Step right up to the first issue of Storm! Ororo Munroe, Windrider, leader of the Morlocks, Queen of Wakanda, Headmistress of the Jean Grey School for Higher Learning: she has gone by many names and titles. But Storm will always be what her friends call her and what her enemies whisper to each other when she appears. Here begins the journey of this character, shaped by a plethora of adventures, triumphs and hardships.
This issue opens up with Ororo dealing with her own thoughts. Much has happened as of late with her in the comics: she was married to the Black Panther and was queen of Wakanda, she recently took the position of headmistress at the mutant school not run by Cyclops, and has had an on again off again relationship with Wolverine. This story seems to set up the theme of her finding her place once again in the world. The plot shows her helping a village survive a tsunami, while the village itself is rife with political turmoil which includes the hatred of mutants, which is something she is all too familiar with. It then skips to her duties as headmistress, and how she must deal with the day to day of the students that reside there, much like Charles Xavier once had to do the same. Without being too heavy handed on either front, the story moves along at a good pace to set up what will most likely be intertwining plot points throughout the length of her series.
This issue is written by Greg Pak, and drawn by Victor Ibanez, with colors by Ruth Redmond. Greg Pak is no stranger to the X-Men Universe, and brings a solid script to this first issue. The way he skips from place to place doesn’t feel rushed or forced, and the times where Storm is in her own head feels true and organic. Ibanez also draws the cover, with a very sassy Storm looking back over her shoulder at the reader enticing you to pick up the book and open it. Her hair and costume harken back to the hey-day of the character in the 80’s when she was headstrong and vying for leadership with Cyclops. The colors of the book are muted, which provide extra emphasis when she unleashes her bright flashes of lightning upon the scene.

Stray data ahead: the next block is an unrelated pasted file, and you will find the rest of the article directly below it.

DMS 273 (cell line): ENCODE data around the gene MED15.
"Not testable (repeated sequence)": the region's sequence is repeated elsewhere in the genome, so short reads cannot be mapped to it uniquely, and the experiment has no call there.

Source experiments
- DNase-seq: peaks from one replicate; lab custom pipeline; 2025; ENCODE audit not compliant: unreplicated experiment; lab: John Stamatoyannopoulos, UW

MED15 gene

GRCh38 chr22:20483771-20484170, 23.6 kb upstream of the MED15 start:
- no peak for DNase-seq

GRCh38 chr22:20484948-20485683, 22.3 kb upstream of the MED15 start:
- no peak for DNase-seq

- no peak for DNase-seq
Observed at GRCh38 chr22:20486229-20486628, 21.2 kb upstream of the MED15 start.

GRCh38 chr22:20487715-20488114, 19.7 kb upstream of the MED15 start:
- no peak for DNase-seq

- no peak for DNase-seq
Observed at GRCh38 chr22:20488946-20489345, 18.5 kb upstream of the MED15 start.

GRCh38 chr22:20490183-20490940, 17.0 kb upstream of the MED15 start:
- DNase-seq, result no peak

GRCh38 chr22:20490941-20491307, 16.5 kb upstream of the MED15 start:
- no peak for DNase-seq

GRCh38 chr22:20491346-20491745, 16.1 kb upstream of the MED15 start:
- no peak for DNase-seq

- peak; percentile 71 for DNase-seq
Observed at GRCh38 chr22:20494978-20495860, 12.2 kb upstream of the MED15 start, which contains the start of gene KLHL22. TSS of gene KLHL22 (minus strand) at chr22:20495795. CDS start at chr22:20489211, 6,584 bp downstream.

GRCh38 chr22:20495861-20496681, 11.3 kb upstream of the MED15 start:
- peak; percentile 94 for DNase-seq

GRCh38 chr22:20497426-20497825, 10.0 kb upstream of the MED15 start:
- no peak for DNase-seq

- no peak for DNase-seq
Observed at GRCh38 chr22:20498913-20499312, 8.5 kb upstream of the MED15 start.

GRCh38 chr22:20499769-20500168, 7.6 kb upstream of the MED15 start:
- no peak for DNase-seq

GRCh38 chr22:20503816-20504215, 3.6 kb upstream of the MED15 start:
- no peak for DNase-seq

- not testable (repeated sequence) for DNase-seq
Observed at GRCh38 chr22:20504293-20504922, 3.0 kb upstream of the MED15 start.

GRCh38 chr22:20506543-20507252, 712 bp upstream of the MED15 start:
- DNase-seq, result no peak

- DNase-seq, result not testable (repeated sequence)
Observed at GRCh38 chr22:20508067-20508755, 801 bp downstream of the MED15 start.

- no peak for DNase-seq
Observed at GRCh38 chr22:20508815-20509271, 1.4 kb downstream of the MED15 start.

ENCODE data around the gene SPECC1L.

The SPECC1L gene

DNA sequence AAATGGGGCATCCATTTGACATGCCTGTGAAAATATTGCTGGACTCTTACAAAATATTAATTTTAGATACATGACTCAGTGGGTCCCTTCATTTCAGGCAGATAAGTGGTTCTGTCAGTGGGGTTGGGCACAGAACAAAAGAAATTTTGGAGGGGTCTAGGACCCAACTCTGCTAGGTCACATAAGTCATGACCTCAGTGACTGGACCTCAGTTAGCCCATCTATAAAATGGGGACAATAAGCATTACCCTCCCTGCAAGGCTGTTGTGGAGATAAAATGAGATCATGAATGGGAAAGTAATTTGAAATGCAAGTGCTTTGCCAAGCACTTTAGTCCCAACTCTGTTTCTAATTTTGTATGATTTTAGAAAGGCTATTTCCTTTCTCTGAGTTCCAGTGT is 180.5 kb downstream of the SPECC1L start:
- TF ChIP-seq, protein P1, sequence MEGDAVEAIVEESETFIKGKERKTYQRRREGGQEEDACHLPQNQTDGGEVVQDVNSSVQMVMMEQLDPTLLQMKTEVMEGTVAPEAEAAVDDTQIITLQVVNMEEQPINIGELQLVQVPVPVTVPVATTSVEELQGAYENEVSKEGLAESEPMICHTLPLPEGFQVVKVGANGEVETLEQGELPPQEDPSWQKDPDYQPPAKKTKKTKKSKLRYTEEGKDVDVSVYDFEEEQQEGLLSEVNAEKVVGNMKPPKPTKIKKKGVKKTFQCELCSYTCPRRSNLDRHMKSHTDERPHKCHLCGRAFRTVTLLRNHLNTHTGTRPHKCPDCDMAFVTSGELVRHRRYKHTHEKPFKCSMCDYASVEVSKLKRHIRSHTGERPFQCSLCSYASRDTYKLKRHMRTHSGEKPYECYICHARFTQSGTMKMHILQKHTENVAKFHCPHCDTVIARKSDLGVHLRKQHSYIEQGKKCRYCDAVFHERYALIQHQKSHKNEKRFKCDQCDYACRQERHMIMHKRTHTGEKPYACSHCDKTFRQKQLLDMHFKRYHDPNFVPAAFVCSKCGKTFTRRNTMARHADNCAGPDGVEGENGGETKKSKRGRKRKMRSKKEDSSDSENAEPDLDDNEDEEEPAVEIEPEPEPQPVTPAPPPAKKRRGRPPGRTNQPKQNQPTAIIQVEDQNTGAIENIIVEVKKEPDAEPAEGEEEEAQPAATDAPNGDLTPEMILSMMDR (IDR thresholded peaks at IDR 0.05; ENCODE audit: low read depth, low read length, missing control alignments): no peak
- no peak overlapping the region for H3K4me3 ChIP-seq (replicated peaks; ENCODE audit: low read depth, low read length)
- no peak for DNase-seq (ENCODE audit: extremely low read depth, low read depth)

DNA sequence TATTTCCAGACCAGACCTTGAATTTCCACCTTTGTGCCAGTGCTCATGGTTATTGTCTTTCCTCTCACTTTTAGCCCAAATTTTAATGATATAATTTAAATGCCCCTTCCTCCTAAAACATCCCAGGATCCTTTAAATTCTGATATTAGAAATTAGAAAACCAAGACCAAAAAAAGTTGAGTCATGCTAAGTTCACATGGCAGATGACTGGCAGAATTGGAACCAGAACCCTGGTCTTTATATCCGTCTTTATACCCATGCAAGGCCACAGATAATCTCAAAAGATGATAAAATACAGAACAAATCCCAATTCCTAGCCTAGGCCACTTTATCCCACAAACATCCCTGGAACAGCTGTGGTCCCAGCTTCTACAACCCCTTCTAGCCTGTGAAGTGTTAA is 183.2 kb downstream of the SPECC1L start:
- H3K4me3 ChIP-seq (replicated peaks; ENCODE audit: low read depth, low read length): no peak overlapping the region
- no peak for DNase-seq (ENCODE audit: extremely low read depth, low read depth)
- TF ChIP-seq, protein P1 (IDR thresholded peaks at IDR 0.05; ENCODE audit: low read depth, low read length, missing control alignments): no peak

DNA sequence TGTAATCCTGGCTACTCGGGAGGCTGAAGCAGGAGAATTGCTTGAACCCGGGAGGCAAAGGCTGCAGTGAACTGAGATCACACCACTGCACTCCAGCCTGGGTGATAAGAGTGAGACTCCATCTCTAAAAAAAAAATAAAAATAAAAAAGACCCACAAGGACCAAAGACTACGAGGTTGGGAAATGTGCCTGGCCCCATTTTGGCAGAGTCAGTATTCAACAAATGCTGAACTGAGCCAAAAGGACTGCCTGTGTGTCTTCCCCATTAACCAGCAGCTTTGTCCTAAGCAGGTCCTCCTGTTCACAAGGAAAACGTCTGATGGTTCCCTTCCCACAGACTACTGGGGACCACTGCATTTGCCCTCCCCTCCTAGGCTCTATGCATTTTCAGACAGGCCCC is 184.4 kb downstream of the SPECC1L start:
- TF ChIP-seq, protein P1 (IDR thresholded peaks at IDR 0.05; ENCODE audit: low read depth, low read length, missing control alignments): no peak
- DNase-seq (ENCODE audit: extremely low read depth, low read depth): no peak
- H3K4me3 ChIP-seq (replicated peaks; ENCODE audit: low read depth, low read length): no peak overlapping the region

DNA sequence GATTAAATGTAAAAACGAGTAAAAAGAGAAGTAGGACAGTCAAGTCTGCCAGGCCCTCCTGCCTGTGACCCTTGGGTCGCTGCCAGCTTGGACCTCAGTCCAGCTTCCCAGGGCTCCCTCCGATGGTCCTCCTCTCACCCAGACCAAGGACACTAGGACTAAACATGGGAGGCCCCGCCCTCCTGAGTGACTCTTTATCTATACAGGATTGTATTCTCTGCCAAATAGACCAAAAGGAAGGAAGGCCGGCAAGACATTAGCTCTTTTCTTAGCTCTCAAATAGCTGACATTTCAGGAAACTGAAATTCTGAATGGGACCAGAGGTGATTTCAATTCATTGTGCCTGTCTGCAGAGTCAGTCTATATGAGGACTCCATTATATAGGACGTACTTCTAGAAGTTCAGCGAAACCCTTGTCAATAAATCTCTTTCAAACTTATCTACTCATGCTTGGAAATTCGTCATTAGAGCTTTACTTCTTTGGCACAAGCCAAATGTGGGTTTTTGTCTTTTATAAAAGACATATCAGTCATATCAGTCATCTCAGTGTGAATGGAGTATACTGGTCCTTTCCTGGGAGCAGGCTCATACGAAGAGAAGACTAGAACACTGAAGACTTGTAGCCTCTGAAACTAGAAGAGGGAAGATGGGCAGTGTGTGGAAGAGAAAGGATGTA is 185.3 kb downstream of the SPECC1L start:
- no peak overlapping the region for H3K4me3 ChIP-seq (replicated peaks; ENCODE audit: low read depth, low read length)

The “Best There Is”:
In my opinion, it is the marriage of the script and the art that make this an enjoyable comic. The turmoil that Storm feels trying to find her place, trying to help the people of that poor village, and trying to deal with the problems of a school, translate beautifully to her character as a whole. The art is not over the top, and expresses that turmoil through great use of color to depict strife and elemental fury. Favorite moment is the beginning when she is depicted as flying in street clothes, and then immediately morphs into costume, as she thinks on how she is older and (hopefully) wiser. Looking forward to more from this creative team and this solo title.
The “Isn’t Very Nice”:
There is a moment, when she is wanting to interfere with the politics of the village she is trying to help, and talking on the phone with Beast back at the school. She is defiant to his warnings for her to tread lightly in the situation, and he even addresses that she was once a queen, and understands politics. This is exchange is unnecessary because of how much her character has changed since she was queen. Any and every iteration of her while she was married to the Black Panther was her understanding the nature of politics, even if she disagreed with them. She has her own convictions, sure, but it seems like a big step back in that one scene for a character that has grown so much over the last few years.
CBH Score: 3 out of 5 stars.
Points for a good first start, but let’s all buckle up and see where it goes.